The red sand, c, the lowest bone-bearing stratum, contains remains of the same species as those already mentioned from the Pin Hole; the lion, however, must be added to the list, as well as the wild boar and the brown bear. With few exceptions the animal remains are marked by teeth of the hyænas, but they were not so closely eaten up as they usually are in hyæna dens, probably because of the abundance of food in the neighbourhood. Unexpected evidence of the presence of man in the cave at this time is offered by five pebbles of quartzite, used for hammers or pot-boilers, and three splinters of the same material, identical with those so numerous in the cave-earth immediately above. They show that savages of a low order came to the district from time to time, following the chase of the reindeer, bison, mammoth, and other animals found in this stratum, and seeking shelter in the cave. The hyænas were the normal inhabitants, and returned to their dens when man forsook them. In this manner the intimate association of human implements with the tooth-marked fragments left by the hyænas may be explained, not only in this, but in the succeeding strata.
The red sand furnished implements and the same group of animals in the Church Hole, as well as in Mother Grundy's Parlour.
The Middle Cave-Earth.
Fig. 42.—Quartzite Flake, Robin Hood Cave, 1. a. Section. The second stage in the history of the occupation of the caverns by man is marked by the lower and middle portions of the cave-earth, b, which contained enormous quantities of bones and teeth of animals introduced by the hyænas, as well as bones broken by the hand of man, fragments of charcoal and implements of flint and quartzite amounting to not less than eleven hundred. The quartzite implements had been manufactured out of pebbles, in which advantage had been taken of the smooth surface to form one side of the cutting edge, and some had probably been intended for the preparation of skins, like those in use in 1873 among the Shoshones of north-western Wyoming. "The Shoshones," writes Captain Jones, "though mostly provided with tools of iron and steel of approved patterns, are still to be seen employing as a scraper in the dressing of skins a mere 'teshoa,' consisting of a small worn boulder thinner at one end, and split through the middle in such a manner as to furnish a rough cutting edge on one side. There seems to be a considerable advantage," he adds, "in this over any form of knife or other tool which has as yet reached them from without, and it is probable that it will be retained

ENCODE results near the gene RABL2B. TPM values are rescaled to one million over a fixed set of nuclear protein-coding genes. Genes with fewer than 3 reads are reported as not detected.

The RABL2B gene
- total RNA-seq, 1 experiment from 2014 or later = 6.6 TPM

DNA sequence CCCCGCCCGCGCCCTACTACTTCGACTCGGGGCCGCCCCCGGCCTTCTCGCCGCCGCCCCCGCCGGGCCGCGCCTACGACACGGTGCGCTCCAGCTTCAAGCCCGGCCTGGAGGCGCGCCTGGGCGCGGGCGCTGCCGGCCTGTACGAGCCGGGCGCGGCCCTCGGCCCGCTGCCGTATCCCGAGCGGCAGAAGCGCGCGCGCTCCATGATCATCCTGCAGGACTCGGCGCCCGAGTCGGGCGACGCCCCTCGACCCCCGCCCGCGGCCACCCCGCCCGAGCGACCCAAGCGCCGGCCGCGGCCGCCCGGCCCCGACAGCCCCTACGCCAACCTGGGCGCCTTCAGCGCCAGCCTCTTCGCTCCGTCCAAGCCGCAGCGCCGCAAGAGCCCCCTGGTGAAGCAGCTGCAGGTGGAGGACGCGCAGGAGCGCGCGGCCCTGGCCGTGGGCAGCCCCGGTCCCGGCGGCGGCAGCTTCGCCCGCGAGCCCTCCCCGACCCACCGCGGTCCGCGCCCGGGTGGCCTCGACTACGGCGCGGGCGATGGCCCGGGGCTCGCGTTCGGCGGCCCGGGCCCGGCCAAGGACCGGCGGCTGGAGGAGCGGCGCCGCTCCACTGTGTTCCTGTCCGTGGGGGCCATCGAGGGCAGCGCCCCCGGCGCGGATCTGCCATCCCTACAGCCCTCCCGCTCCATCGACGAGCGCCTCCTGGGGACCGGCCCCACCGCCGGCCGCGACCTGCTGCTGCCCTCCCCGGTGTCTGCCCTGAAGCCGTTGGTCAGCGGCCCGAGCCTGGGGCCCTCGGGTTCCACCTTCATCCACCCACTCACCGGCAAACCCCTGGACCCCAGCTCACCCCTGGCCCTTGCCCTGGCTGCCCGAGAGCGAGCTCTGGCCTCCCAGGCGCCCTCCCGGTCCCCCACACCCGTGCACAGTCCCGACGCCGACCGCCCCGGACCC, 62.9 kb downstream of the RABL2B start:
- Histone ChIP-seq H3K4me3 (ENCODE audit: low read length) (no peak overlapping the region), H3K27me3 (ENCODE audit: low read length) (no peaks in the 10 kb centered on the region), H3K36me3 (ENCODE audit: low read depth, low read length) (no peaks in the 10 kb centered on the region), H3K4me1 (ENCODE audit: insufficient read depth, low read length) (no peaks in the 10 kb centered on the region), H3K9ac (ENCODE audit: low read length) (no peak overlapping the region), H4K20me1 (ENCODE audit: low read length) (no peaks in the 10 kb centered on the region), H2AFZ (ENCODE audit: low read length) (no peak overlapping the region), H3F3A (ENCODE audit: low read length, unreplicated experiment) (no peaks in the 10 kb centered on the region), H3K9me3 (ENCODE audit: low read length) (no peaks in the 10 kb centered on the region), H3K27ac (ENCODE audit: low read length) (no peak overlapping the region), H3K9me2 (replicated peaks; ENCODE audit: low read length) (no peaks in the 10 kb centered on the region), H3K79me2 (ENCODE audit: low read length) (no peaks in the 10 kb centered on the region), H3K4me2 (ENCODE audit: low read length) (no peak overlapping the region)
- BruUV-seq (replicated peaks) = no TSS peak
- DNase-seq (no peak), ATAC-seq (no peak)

|Fig. 43.—Quartzite Hâche, Robin Hood Cave, 1.
|Fig. 44.—Oval Quartzite Implement, Robin Hood Cave, 1.|
as long as their present method of preparing hides is in vogue." There were also quartzite flakes (Fig. 42) and implements of the same rude forms as those described from the river gravels. In Fig. 43 we see a pebble chipped into the same form as those found at S. Acheul, and, like them, evidently intended to be held in the hand by the broad end, while in Fig, 44 we see another of a different form also belonging to the drift type, in which a pebble has been chipped to a cutting edge all round. This form is repeated in ironstone, in which material the characteristic oval-shaped hâche (Fig. 45) has also been fashioned. Numerous quartzite pebbles also, with one end chipped to an edge, had probably been used as choppers for breaking up bones.
Fig. 45.—Ironstone Implement, Robin Hood Cave, 1.
Fig. 46.—Flint Scraper, Robin Hood Cave, 1. a, Section. Flint flakes and chips appear in the lower part of the cave-earth, and scrapers, one of which (Fig. 46) is a flake with its edge carefully and minutely chipped, very like one from Kent's Hole, Fig. 392 of Mr. Evans' work on Ancient Stone Implements. Thus we see that the implements are composed of three materials, of which the quartzite pebbles and the ironstone nodules are to be found in the neighbourhood, while the flint pebbles have been brought a distance, probably from some one of the gravels in the valley of the Idle, a small river flowing into the Humber.
The Upper Cave-Earth and Breccia.
Figs. 47, 48.—Lancecolate Flakes, Breccia, Robin Hood Cave, 1.
In the third period in the Palæolithic history of the cavern, or that of the breccia, a, and the upper part of the cave-earth, the rude tools of quartzite found below are replaced by more highly finished articles of flint brought from a distance, such as lance-heads (Figs. 47, 48), trimmed flakes, and a flint borer (Fig. 49). In the upper cave-earth were simple and double scrapers, and numerous small flakes (Figs. 50, 51). Some of these had obviously been let into a handle of wood or some other perishable material, by which the edge of one side had been protected, while the other was worn away by use (Fig. 52), as is the case with some of those dredged up from the bottom of the Swiss lakes, still remaining in their handles. A fragment of bone, ornamented with the chevron pattern, as well as a bone awl, were also found.
|Fig. 49.—Flint Borer, Breccia, Robin Hood Cave, 1.||Figs. 50, 51.—Worn Flakes, Breccia, Robin Hood Cave, 1.|
Fig. 52.—Worn Flake, Cave-earth, Church Hole, 1.
The most important discovery, however, made at this horizon is that of a small fragment of rib, with its polished surface ornamented with the incised figure of a horse (Fig. 53); the head, with its eyes, mouth, and nostrils, is admirably drawn, and a series of fine oblique lines stopping at the bend of the back, proves that the animal was hog-maned. It is the first instance of the discovery of the figure of an animal in this country, and it is of high value, as we shall see presently, in bringing the Cave-men of Britain into relation with those of France, Belgium, and Switzerland.
Fig. 53.—Horse, Upper Cave-earth, Robin Hood Cave, 1.